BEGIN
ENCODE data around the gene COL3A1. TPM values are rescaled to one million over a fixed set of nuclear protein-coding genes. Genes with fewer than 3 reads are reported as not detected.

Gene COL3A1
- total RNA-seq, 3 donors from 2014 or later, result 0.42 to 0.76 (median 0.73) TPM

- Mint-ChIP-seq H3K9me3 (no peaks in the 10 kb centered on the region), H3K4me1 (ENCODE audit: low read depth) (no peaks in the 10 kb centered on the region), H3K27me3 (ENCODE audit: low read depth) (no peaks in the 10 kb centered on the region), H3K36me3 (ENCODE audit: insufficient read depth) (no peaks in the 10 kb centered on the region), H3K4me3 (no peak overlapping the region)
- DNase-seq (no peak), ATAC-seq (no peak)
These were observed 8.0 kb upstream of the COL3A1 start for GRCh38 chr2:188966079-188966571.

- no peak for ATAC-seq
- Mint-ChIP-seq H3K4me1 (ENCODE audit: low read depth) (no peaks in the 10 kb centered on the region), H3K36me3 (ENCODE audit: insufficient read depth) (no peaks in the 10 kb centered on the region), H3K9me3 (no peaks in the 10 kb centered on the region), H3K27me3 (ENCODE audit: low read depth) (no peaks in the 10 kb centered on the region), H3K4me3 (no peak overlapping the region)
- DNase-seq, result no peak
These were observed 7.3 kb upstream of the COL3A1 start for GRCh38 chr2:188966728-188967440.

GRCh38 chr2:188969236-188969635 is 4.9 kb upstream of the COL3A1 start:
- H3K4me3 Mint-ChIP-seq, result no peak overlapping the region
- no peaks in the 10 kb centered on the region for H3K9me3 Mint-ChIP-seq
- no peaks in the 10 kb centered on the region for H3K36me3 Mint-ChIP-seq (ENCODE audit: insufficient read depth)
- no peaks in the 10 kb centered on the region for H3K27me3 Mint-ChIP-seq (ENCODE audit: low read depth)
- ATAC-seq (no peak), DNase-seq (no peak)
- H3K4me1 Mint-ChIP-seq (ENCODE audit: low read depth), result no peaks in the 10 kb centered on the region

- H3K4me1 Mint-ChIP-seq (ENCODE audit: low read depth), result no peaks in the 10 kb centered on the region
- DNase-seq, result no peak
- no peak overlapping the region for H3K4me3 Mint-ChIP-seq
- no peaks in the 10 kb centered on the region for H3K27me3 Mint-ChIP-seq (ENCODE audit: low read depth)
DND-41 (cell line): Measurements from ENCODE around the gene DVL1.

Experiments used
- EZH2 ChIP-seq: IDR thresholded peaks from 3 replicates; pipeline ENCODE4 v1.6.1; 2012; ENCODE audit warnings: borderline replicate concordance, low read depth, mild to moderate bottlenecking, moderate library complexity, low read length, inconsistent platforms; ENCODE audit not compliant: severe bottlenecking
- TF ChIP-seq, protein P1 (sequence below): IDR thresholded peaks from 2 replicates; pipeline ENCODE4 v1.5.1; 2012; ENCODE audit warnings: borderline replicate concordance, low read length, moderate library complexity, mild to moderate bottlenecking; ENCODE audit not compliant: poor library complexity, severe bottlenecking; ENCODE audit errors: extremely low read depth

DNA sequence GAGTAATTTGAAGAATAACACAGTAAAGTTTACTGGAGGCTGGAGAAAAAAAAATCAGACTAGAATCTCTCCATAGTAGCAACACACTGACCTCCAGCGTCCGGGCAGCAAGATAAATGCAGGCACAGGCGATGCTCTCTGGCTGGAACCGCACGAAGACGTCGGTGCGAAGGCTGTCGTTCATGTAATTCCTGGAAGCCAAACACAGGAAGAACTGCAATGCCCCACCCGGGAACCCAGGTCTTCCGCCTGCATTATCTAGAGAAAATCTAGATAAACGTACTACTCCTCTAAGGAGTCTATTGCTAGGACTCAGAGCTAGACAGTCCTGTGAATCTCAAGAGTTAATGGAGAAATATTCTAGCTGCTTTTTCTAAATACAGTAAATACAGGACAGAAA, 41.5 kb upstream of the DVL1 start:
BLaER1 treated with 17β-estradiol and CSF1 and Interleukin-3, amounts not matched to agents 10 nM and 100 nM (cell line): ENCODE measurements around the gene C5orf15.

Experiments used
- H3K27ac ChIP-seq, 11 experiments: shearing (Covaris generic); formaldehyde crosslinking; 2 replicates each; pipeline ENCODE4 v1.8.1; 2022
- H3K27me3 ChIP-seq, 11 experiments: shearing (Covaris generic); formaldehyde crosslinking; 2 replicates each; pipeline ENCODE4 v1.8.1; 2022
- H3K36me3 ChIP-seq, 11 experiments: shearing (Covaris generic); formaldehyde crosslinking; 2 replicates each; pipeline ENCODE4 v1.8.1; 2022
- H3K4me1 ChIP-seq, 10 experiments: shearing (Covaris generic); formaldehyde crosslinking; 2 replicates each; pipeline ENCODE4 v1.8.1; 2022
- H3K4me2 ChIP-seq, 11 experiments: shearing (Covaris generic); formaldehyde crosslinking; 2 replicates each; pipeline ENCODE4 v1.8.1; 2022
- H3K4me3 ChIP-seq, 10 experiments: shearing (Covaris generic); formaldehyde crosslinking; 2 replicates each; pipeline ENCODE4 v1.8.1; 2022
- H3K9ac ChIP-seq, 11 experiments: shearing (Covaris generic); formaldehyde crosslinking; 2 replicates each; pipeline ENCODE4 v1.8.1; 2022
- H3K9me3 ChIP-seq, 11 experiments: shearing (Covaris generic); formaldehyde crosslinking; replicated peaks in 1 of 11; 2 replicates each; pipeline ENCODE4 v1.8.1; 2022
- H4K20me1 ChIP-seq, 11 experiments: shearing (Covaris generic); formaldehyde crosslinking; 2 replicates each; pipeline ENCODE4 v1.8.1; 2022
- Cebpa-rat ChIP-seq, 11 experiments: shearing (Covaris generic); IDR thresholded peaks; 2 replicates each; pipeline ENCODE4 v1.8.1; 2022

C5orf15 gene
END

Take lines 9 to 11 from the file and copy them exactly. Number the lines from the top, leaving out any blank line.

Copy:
- DNase-seq, result no peak
These were observed 7.3 kb upstream of the COL3A1 start for GRCh38 chr2:188966728-188967440.

GRCh38 chr2:188969236-188969635 is 4.9 kb upstream of the COL3A1 start: